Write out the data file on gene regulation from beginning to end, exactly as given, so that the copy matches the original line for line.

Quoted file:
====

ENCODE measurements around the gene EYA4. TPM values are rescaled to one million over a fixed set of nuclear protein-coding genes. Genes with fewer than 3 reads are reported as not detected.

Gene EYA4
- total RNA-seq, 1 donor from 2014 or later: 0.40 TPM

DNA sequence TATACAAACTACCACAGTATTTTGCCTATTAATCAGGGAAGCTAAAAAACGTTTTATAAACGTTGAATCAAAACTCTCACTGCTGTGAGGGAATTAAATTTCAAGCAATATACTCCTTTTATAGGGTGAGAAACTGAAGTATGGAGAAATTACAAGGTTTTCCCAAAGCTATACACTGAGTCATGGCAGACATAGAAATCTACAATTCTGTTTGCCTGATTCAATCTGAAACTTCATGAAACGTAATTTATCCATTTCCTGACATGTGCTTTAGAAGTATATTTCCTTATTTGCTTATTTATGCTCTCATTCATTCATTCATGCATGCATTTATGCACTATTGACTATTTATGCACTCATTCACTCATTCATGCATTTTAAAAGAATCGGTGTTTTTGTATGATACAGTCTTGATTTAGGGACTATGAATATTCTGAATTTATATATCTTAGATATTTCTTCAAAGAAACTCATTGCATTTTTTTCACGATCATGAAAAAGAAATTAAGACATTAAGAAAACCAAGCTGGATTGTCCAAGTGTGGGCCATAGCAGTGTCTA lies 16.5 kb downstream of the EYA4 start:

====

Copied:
ENCODE measurements around the gene EYA4. TPM values are rescaled to one million over a fixed set of nuclear protein-coding genes. Genes with fewer than 3 reads are reported as not detected.

Gene EYA4
- total RNA-seq, 1 donor from 2014 or later: 0.40 TPM

DNA sequence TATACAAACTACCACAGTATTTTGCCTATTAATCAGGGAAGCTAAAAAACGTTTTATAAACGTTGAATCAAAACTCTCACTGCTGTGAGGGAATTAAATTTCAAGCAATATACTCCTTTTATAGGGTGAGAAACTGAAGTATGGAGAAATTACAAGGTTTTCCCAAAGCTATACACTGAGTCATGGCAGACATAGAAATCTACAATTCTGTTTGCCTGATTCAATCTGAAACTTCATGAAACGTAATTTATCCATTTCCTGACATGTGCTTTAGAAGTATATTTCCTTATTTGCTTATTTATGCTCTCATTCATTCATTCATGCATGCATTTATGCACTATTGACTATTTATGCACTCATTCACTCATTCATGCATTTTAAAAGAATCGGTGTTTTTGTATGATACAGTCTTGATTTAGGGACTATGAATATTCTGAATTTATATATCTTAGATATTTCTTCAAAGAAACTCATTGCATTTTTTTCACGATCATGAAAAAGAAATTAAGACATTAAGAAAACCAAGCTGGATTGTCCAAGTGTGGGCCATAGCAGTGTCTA lies 16.5 kb downstream of the EYA4 start: